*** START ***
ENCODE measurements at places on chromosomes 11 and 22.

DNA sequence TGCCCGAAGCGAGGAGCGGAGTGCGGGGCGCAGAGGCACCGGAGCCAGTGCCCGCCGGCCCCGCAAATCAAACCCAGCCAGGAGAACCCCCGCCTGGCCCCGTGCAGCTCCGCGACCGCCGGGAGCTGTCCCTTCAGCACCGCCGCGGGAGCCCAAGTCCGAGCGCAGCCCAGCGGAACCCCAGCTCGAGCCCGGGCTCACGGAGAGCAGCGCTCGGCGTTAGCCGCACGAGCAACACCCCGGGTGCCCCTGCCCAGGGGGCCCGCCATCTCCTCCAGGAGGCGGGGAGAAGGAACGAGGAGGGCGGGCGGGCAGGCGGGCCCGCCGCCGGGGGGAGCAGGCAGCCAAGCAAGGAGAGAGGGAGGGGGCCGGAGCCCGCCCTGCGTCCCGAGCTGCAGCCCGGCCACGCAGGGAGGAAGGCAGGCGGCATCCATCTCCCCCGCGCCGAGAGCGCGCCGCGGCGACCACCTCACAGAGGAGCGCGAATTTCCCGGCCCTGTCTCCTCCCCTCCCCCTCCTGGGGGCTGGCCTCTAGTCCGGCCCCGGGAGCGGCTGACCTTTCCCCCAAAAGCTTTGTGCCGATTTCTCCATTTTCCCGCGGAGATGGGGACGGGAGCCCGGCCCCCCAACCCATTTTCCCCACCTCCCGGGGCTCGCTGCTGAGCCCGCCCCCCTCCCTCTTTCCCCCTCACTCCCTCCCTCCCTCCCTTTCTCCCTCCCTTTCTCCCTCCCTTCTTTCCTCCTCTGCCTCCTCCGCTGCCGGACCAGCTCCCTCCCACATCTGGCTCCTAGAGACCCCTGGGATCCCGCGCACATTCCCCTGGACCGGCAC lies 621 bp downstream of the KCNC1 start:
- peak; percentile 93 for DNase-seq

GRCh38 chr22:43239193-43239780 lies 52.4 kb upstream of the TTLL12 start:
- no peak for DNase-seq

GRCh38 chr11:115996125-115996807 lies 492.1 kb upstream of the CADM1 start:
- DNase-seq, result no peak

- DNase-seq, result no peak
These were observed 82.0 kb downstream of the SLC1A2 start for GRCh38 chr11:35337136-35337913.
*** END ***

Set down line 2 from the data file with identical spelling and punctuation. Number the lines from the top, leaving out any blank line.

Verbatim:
DNA sequence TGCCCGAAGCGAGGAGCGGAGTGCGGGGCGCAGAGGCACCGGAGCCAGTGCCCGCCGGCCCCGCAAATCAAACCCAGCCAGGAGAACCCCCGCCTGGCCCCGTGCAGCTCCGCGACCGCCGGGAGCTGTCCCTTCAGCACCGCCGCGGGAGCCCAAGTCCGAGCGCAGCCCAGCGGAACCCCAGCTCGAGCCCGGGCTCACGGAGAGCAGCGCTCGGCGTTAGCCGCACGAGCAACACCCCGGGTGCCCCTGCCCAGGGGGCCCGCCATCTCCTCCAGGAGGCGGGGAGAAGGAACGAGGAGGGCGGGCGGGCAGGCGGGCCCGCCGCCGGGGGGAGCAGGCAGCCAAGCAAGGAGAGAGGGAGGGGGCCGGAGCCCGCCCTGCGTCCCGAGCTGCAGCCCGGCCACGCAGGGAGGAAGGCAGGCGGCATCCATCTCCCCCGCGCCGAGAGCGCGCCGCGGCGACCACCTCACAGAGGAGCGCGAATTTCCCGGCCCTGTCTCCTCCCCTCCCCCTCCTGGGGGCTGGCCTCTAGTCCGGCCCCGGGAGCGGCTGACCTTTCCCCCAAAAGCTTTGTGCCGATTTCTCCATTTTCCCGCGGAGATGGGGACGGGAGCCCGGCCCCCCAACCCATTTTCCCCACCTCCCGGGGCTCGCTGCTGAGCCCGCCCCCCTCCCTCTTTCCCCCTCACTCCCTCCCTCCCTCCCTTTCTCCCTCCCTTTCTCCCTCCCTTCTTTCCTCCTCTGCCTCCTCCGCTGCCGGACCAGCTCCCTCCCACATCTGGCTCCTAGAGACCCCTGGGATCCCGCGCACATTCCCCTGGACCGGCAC lies 621 bp downstream of the KCNC1 start: